On Feb. 22, the Kenyon Alumni Student Collective (KASC) posted a list of five demands to their Instagram account directed at the Kenyon Business and Finance Committee (BFC). The demands focused on specific grievances with the goal to make funding for student organizations at Kenyon more equitable. They ranged from calls to remove implicit double standards from the BFC’s evaluation process and make it more publicly accessible to a plan to implement a bylaw that would ensure equitable funding for marginalized groups.
KASC was created during the period of prolonged protests against racism and police brutality over the summer. It originated as a means for students and alumni to reflect on the ramifications of institutional racism within the Kenyon community, with one of the primary issues being the inadequate support provided for Black, Indigenous and people of color (BIPOC) affinity groups on campus.
The organization’s demands come as the Black Student Union reported difficulty getting funding for their keynote speaker from BFC. They also follow Kenyon’s recent release of an interim report on anti-racism activities. One of the intended activities involved the BFC and the process by which student organizations and activities receive funding, most of which is overseen by Student Council.
KASC took issue with disparities involving the barriers created for certain groups by BFC’s bylaws. Under its current system, the BFC’s funding tends to be distributed proportionally to the size of an organization and the scope of its events. Because of this, groups that host programs with a broader scope are more likely to acquire funding. KASC believes that this system disproportionally burdens BIPOC affinity groups.
“At a predominantly white institution like Kenyon, this structure guarantees that BIPOC students will always have to prove the value of their programming and will constantly be denied funding when their programming is not seen to benefit the largely white student population,” KASC wrote to the Collegian.
KASC also discussed the difficulties it has had in scheduling meetings with the administration and student council.
“Rather than meeting with KASC to discuss the demands prepared on the students’ behalf, the administration decided to ‘listen’ to affinity group student leaders by forcing them to attend a two-hour meeting on a Saturday,” KASC said. “These students were asked to repeat the sentiments they have been voicing since September — points that have fallen on deaf ears at Kenyon and have been purposefully included in KASC’s list of demands.”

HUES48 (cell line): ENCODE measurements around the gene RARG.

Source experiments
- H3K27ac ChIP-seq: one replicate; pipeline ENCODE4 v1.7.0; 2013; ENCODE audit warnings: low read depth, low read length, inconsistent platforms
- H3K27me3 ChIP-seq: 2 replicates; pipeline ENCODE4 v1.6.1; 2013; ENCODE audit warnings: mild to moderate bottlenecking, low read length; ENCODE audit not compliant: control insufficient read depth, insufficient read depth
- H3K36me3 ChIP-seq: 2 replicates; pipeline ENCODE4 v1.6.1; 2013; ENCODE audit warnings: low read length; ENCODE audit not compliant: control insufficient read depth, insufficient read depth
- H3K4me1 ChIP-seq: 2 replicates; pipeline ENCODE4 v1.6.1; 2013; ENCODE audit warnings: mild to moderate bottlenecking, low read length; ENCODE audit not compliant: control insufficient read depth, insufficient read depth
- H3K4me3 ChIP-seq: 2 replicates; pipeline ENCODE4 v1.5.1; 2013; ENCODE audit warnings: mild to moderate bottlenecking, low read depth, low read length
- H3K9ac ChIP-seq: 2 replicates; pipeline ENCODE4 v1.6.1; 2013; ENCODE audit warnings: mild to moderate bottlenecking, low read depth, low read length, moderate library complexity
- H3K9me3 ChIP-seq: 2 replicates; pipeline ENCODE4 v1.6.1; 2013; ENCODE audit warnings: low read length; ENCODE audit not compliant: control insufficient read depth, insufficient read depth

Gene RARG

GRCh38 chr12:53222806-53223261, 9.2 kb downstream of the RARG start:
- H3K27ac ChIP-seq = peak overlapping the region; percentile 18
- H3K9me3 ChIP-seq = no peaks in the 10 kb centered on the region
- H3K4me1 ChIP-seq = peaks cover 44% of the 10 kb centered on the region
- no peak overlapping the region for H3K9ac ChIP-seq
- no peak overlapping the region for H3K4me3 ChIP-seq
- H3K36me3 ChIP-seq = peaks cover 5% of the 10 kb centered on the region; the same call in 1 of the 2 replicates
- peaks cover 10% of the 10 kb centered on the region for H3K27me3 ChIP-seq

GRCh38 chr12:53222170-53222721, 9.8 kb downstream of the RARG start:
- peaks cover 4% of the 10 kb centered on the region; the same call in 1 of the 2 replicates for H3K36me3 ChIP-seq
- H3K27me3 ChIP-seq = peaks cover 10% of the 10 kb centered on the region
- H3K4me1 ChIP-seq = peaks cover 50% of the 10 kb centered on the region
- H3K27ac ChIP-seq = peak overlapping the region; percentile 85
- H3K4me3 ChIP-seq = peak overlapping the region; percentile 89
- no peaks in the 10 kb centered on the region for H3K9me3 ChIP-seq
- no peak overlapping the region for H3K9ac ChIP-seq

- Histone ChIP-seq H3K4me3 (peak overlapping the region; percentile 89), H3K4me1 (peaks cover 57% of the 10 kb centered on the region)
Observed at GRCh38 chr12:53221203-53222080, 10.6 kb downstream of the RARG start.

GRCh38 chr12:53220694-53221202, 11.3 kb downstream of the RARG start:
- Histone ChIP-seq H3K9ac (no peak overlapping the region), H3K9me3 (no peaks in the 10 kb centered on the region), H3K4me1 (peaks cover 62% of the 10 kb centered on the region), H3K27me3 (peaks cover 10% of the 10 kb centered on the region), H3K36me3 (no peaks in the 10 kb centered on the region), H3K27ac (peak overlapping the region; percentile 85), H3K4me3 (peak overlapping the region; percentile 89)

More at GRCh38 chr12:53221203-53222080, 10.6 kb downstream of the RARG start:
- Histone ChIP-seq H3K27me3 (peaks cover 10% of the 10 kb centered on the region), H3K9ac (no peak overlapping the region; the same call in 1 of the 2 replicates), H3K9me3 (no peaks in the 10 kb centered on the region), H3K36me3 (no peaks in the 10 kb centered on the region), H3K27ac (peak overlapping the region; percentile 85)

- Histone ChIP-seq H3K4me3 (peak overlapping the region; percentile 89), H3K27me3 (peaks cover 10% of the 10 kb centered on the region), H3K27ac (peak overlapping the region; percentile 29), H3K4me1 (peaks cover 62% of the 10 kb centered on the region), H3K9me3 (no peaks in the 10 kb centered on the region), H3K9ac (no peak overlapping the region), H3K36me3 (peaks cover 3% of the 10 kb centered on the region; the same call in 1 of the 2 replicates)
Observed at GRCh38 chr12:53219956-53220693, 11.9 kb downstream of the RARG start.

KASC has expressed disappointment about the administration’s lack of engagement with their demands, believing that the demands fall well within the administration’s stated anti-racist goals. To them, the unwillingness to engage puts an unfair burden on BIPOC students.
“The funding of affinity groups is just the tip of the iceberg; the pain and exhaustion felt by BIPOC students at Kenyon goes beyond being belittled and shorted by the BFC,” KASC said. “[Our] mission is to support students and push Kenyon to create the changes necessary to follow through on its goal of becoming an anti-racist institution.”
Representatives from the BFC have stated that, while they have heard second-hand about the concerns expressed by KASC, they have not met with them directly.
“To my knowledge, no one affiliated with KASC has approached me or my committee to have a discussion or voice concerns with the current student activity fee allocation process,” BFC Vice President Rocco Danese ‘23 said. “I have been hearing all of the information second- or third-hand and also via social media.”
When asked about their experience corresponding with BFC and the Student Council, KASC said they avoided a number of the meetings because they felt that students would potentially be targeted by the administration. While KASC states that Student Council had expressed a willingness to work with them, the collective said the administration prevented them from doing so.
“We were blocked from attending the February 28th public meeting because the administration pressured students to not meet with us and pushed us to the alumni council, which has nothing to do with this situation which is why we have not engaged them,” KASC wrote. “The reason we have not had students present these and come forward to represent KASC is because students are afraid of being targeted by the administration.”
Vice President of Student Affairs Meredith Bonham ’92 said that the lack of meetings came from difficulty getting into contact with the members of KASC. “Until very recently, the members of KASC were anonymous,” Bonham said. “And given that as far as we can tell the group is mostly composed of alumni, we felt that it would be more appropriate for them to meet with Alumni Council leaders.”
While KASC does not describe themselves as an anonymous group, only a few members have identified themselves. They stated that while alumni and student members do not actively disclose their affiliation with the group, there are members that have posted about the collective on their social media accounts. In addition, alumni have submitted notes on behalf of the organization in which they were named. However, KASC maintains that they would rather not focus on individual members, stressing that the organization is intended to work as a collective.
In the meantime, KASC is continuing to pressure both the BFC and the Kenyon administration as a whole by posting testimonials by alumni, including former BFC members, expressing support of their demands.